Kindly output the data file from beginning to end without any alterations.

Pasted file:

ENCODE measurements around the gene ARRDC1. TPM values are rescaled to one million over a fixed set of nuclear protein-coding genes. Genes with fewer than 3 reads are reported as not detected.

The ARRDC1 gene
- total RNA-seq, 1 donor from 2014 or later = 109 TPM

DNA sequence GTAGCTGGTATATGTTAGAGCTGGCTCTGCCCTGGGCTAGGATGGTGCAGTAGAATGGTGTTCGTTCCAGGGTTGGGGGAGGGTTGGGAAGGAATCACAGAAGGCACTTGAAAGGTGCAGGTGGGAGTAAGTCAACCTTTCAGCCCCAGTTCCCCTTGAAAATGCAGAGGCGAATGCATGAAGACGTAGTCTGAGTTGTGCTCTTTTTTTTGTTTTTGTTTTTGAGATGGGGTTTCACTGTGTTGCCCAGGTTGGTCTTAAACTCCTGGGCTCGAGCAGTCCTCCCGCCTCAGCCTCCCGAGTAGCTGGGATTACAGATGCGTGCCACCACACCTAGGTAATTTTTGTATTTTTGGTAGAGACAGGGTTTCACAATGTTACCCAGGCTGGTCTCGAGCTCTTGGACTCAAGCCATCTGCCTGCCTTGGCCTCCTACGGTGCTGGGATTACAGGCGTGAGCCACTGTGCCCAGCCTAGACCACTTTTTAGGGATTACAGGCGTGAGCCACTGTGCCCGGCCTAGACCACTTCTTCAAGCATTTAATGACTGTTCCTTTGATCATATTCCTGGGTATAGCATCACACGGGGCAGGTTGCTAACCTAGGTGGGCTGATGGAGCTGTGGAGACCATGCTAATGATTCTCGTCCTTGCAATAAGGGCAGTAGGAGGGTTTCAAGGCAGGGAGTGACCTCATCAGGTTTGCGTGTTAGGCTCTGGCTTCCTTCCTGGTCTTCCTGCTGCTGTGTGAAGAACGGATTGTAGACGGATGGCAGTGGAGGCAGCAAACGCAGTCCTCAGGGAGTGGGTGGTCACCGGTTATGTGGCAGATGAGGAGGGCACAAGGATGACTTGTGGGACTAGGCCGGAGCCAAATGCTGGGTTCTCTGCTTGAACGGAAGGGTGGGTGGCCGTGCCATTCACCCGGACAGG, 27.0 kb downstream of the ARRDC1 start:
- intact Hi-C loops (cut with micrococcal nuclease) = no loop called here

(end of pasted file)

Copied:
ENCODE measurements around the gene ARRDC1. TPM values are rescaled to one million over a fixed set of nuclear protein-coding genes. Genes with fewer than 3 reads are reported as not detected.

The ARRDC1 gene
- total RNA-seq, 1 donor from 2014 or later = 109 TPM

DNA sequence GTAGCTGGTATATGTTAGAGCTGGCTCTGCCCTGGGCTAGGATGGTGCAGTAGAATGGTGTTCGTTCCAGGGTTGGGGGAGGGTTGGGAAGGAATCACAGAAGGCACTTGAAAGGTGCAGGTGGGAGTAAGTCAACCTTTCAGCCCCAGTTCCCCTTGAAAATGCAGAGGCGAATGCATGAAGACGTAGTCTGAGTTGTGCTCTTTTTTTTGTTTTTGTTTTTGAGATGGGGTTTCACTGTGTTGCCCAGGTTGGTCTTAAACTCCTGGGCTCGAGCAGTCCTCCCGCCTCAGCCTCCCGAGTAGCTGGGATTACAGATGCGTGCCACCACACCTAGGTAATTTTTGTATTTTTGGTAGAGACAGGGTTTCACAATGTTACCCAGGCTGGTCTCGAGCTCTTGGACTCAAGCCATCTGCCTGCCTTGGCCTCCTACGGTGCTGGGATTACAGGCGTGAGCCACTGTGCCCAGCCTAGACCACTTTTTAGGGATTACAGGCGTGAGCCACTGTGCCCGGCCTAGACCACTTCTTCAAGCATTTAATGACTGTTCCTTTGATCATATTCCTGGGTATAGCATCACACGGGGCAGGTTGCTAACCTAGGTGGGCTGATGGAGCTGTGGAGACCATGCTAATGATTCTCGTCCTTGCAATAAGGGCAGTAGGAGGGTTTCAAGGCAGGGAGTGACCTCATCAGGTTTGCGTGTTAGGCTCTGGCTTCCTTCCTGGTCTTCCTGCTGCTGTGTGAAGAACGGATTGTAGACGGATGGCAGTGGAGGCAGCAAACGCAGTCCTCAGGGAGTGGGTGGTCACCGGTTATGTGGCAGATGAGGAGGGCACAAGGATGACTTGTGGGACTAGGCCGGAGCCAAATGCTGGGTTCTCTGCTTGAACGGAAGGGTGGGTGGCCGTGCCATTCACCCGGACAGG, 27.0 kb downstream of the ARRDC1 start:
- intact Hi-C loops (cut with micrococcal nuclease) = no loop called here